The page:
I'm attempting to use localStorage as a cookie replacement (detest cookies) so users can stay signed in on a site I operate.

What I planned so far was to save the user's username in localStorage, and have the site check whether anything was in localStorage, and if anything is in localStorage, it'd push the localStorage data to a PHP file via POST and push the user to start a new PHP session and return them back to where they were.

Though I have the concern, I know localStorage can be viewed, in which case possibly encrypting the data server-side would make some sense.

But can LocalStorage data be modified? If not, this would be fine to do, even without encryption, but obviously if a user could modify the localStorage data, they would have access to others' accounts, which as you can imagine, isn't a good thing.

I had the doubt because JavaScript can be executed by a client in a browser, ie:


Couldn't it be possible to find out the localStorage's var name and reset it's value like this?


Basically, I ask: Can HTML5 Local Storage data be modified on client side?

  • 2
    This seems like it would be relatively trivial for you to test. Jun 28, 2012 at 14:34
  • As Anthony stated, how hard would it be for you to set a variable then test your theory? You have all the code written to test it in your OP.
    – Jon Taylor
    Jun 28, 2012 at 14:35
  • 1
    You should assume that any data held on the client could be altered with the right amount of skills and knowledge. If security is an issue, you should not base your application security around presistent storage or persistent cookies for that matter.
    – Brad
    Jun 28, 2012 at 14:39
  • I ask because I'm using a semi-crippled device for the next few days (iPhone) and it refuses to work in the URL-bar, apologies :S Jun 28, 2012 at 14:39
  • In firefox, I can go in the inspector, click on storage and modify the local storage values manually and see them reflected in my app.
    – dmikester1
    Dec 14, 2020 at 22:21

3 Answers 3


Local storage is bound to the domain, so in regular case the user cannot change it on any other domain or on localhost.

It is also bound per user/browser, i.e. no third party has access to ones local storage.

Nevertheless local storage is in the end a file on the user's file system and may be hacked.

  • Is i prone to javascript injection? If i am creating a shopping cart is it ok to save item ids in the localstorage Sep 1, 2020 at 15:20
  • @Kyoko Sasagava Dear Kyogo, i think you questioned something impossible to answer because to be guaranteed "save" all bugs detected in future must be excluded to have influence. I guess a typical solution could be to use cookies, which work for session lifetime even with browsers running in private/incognito mode. Sep 19, 2020 at 15:34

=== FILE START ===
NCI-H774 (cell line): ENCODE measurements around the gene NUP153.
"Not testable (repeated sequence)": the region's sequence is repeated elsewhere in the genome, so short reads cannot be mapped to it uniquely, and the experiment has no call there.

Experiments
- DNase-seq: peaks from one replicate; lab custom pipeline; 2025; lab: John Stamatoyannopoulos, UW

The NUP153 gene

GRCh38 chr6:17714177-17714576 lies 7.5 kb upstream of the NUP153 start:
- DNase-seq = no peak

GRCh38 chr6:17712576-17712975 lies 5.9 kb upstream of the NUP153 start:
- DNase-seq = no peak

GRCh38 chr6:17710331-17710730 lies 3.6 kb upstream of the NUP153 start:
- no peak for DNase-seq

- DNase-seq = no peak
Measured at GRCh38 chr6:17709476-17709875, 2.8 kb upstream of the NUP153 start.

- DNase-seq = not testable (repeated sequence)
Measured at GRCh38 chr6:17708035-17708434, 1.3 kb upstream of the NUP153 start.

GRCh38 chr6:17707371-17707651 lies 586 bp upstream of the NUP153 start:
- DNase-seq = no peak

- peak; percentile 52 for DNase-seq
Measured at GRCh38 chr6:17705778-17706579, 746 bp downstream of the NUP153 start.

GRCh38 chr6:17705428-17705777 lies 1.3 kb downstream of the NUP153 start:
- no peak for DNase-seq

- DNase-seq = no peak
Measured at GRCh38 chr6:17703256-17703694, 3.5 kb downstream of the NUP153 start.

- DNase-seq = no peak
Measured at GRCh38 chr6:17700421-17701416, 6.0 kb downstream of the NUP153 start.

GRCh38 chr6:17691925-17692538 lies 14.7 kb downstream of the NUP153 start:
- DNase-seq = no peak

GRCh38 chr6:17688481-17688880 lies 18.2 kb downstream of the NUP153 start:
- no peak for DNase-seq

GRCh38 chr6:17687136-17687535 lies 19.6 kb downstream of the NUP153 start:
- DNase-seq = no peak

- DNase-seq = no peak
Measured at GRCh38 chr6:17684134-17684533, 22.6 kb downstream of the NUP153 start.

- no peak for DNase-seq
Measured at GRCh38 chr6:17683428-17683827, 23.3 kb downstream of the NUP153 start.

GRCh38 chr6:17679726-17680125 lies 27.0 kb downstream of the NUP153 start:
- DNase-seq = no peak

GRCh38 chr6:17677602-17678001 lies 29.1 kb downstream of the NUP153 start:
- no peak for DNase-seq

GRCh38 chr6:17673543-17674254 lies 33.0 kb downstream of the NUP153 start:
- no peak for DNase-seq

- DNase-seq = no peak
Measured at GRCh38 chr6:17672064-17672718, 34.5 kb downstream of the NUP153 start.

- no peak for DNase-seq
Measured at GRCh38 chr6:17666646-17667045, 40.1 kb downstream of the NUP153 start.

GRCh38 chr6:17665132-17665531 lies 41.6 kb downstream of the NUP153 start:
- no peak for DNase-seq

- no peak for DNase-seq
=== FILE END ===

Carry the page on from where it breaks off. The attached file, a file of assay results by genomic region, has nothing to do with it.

• @KyokoSasagava The client is in full control of both cookies and localStorage and could potentially inject JavaScript (or other harmful code – e.g. SQL injections) in either. On the server side, never trust the data a client sends.
    – balu
    Jun 6, 2023 at 19:28

There are addons like e.g. Foundstone HTML5 Local Storage Explorer for Firefox, which permit users not only to browse localStorage globally, but also to modify its content:

Local Storage Explorer

So I wouldn't trust on nobody having access to it or nobody can alter it. At least from the client, it is possible with ease. From another website, it might be more tricky, and certainly would involve a "security hole" as it's not the intended usage.

Update: Meanwhile, at least in Firefox, you don't even need any addon for that. Simply press Ctrl+Shift+I, select the Storage tab, and in the left-most column select Local Storage – where you can view and even edit the local storage for the site you've got in the foreground tab:

LocalStorage browser
Local Storage browser built-in to Firefox (click image for larger variant)

  • 1
    Accessing or editing the LocalStorage on your own computer is not a security concern since you are the one brute force your own local resources. It would be a concern if another domain would access the LocalStorage without your help. I assume major browsers are safe with it. Sep 10, 2020 at 13:44
  • I'd wish there were an easy snippet to eg export/drop all localstorage for a given domain on-demand – like typing dropLocalStorage('example.com'). There are some domains which put new localStorage before you can close their tab after having cleaned it – so one would need to first close the tab, then clean the storage (example: Amazon).
    – Izzy
    Sep 10, 2020 at 19:29
  • @profimedica But this does mean that the application shouldn't rely on local storage for e.g. "is this user a super admin?" (Which OP wasn't asking tbf! But it's unfortunately something we do have to be clear about!) Mar 15, 2023 at 19:38

Yes it can...

  1. Go to the website you wish to modify its localstorage.
  2. Enter your console (I press F12 in Chrome or Edge).
  3. Press the "Application" tab on top.
  4. Choose localstorage on the menu and then the website address underneath.
  5. Now you have a list of keys and values in front of you.
  6. Press the first blank line under them and enter any key on the left and any value on the right that you wish.

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